10 Memes for Gina Rinehart, Australia’s Richest Woman
By Vittorio Hernandez | January 4, 2013 10:25 AM EST
With billions of dollars in her name, Gina Rinehart, Australia and the world's richest woman, attracts media attention whether she likes it or not. In 2012, she again hogged the limelight because of her court battles with her three estranged adult children, her views on wealth, corporate skirmishes and her oodles of money.
To date, the lawsuit over who will control the foundation set up by her father, Lang Hancock, continues to drag and have exposed a lot of dark secrets of the family that make her appear like a monster mother.
However, last year, her infamous family court cases attracted less attention compared to her suggestion on what Aussies should do to improve their financial standing..
Although what she said - that Aussies workers should drink and smoke less to improve their financial standing has a grain of truth to it - many Aussies pointed out that even if they follow her advice to the letter, they could not amass as much wealth as she has.
The remarks earned her another title - Queen of Mean - that some memes even criticised her physical appearance to get even.
One meme compared her to a French royalty who was beheaded for her politically incorrect utterances about the poor.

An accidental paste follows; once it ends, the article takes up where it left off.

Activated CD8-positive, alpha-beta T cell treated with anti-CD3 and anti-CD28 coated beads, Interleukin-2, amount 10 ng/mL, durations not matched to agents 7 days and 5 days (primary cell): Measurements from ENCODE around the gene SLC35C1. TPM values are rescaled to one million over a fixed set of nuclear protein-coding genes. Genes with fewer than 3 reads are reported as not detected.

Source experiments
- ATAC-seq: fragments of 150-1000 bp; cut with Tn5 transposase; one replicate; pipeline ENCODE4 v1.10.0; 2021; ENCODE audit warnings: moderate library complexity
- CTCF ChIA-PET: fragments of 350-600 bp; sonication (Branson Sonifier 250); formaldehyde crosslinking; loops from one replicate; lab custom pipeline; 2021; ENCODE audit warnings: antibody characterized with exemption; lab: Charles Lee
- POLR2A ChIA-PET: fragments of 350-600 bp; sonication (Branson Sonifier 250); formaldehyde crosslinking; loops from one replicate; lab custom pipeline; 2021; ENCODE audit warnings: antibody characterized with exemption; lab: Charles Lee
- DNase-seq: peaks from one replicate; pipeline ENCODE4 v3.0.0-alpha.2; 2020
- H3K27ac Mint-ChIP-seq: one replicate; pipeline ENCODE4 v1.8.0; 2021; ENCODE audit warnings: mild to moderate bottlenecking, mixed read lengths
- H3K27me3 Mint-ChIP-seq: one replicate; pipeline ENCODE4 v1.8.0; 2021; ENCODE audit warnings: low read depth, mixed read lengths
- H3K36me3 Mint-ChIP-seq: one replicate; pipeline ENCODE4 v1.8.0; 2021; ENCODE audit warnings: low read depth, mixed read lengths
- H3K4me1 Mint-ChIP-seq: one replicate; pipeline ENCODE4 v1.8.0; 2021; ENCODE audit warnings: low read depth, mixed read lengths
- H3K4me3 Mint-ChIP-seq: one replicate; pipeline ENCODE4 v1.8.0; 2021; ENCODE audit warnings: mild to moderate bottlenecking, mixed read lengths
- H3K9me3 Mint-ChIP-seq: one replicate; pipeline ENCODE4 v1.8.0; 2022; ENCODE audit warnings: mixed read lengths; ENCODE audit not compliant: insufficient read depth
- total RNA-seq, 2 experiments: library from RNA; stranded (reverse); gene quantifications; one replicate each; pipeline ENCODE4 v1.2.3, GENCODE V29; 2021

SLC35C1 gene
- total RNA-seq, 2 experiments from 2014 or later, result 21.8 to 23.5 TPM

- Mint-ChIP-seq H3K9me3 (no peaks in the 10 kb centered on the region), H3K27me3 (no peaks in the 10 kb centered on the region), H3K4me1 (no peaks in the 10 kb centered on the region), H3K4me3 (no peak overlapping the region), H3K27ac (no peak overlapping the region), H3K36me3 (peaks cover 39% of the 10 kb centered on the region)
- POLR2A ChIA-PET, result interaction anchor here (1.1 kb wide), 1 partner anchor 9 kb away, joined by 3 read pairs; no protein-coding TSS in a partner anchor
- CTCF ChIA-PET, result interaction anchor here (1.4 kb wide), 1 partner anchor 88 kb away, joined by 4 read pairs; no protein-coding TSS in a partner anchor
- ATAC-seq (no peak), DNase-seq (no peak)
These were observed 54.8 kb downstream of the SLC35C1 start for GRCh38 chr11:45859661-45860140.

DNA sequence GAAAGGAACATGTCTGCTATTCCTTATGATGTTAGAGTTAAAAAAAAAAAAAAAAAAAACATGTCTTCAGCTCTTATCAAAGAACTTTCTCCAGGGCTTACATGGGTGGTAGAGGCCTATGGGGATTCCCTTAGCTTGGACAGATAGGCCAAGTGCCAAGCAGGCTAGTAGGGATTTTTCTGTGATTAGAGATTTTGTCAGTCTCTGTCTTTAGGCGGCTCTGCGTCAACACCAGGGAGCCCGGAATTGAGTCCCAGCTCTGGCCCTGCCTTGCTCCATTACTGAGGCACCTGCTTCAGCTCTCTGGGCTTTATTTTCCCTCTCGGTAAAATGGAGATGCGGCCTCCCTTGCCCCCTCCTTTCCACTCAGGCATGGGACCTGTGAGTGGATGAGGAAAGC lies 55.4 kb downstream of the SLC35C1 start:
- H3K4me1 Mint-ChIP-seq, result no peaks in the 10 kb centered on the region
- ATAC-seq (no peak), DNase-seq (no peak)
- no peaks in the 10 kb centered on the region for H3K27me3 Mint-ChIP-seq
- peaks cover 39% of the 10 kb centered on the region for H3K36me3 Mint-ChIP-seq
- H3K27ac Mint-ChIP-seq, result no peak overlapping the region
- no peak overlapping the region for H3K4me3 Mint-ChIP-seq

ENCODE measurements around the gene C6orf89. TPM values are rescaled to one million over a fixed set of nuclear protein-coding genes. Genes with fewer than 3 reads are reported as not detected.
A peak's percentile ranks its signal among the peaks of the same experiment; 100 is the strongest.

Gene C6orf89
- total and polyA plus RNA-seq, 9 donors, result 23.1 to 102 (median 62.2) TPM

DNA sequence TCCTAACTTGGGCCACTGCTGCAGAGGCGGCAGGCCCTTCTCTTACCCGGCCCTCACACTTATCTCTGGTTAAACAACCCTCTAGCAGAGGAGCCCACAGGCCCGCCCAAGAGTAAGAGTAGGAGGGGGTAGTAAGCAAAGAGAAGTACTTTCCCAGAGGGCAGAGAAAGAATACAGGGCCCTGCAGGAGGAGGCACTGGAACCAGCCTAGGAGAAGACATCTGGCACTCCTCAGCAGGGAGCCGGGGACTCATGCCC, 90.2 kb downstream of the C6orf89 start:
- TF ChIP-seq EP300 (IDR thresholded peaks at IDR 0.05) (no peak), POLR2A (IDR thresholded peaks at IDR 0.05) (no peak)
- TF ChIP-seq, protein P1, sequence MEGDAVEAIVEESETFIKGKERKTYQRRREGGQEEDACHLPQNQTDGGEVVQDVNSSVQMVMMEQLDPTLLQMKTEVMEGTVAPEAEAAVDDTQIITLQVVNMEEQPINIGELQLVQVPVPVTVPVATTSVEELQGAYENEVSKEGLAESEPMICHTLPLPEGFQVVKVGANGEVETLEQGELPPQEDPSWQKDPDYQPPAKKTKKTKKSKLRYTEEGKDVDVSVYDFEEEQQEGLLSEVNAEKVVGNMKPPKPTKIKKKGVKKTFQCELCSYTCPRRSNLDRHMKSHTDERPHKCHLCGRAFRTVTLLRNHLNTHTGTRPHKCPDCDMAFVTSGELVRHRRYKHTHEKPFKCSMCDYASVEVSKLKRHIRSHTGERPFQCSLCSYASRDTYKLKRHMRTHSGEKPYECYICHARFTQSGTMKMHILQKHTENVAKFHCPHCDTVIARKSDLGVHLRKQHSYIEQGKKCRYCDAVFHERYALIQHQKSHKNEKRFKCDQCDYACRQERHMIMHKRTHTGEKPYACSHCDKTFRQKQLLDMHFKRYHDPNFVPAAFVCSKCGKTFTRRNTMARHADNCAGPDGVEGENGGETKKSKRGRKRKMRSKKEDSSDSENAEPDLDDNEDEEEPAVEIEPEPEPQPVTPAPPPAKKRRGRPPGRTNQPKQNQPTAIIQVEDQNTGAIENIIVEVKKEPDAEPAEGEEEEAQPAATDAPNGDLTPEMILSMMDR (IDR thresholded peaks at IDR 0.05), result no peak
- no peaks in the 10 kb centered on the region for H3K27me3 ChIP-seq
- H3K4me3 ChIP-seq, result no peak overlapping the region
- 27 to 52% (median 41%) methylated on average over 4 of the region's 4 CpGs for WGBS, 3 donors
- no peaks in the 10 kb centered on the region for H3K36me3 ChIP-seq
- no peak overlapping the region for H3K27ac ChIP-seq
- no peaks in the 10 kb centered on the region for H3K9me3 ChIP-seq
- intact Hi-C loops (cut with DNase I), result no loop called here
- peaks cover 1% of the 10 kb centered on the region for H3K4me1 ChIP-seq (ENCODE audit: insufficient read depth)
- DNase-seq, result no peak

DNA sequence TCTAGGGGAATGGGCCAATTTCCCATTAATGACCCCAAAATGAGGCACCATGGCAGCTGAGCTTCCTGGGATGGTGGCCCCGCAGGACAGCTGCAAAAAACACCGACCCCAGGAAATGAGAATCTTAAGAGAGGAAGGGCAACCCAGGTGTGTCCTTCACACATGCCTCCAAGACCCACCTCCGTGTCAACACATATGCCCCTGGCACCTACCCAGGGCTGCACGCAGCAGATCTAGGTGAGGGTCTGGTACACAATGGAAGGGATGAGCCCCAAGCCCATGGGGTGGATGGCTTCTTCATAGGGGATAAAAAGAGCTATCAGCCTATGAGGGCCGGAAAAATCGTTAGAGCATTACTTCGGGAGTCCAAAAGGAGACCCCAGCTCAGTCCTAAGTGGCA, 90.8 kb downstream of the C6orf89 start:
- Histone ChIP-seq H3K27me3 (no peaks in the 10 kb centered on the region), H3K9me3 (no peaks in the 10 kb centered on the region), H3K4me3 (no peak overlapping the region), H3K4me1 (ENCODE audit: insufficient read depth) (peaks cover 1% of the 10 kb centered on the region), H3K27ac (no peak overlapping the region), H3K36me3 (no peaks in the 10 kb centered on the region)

People became more critical of her when Business Review Weekly declared in mid-2012 the mining tycoon as the world's richest woman, which led to the creation of these two memes.
One meme saw her as a rich, little poor girl
Another controversial remark of Ms Rinehart over the high wages that Australian miners earn compared to their counterparts in Africa merited this meme.
However, Ms Rinehart discovered in the past few months that she could not buy her way to Fairfax Media's board. While the financially challenged media company had to downsize due to less preference for print media and declining advertising revenues, the company's board rejected her attempt to gain a board seat because of perceptions that she would use her power to influence editorial policies, particularly on issues she feels strongly about such as the mining tax.
The latest news is that Ms Rinehart has joined forces with new investors such as advertising executive John Singleton, investment banker Mark Carnegie and former Consolidated Press Holdings Chief Executive Officer Trevor Kennedy in pushing for strategic changes at Fairfax.
Ms Rinehart, in wanting to gain a greater say in Fairfax management, insisted that changes are needed to turn around the company. If numbers alone are Ms Rinehart's arguments, she stands to win the debate because Fairfax reported a $2.6 billion loss in the 2012 financial year, while Ms Rinehart has a net worth of A$29.17 billion.
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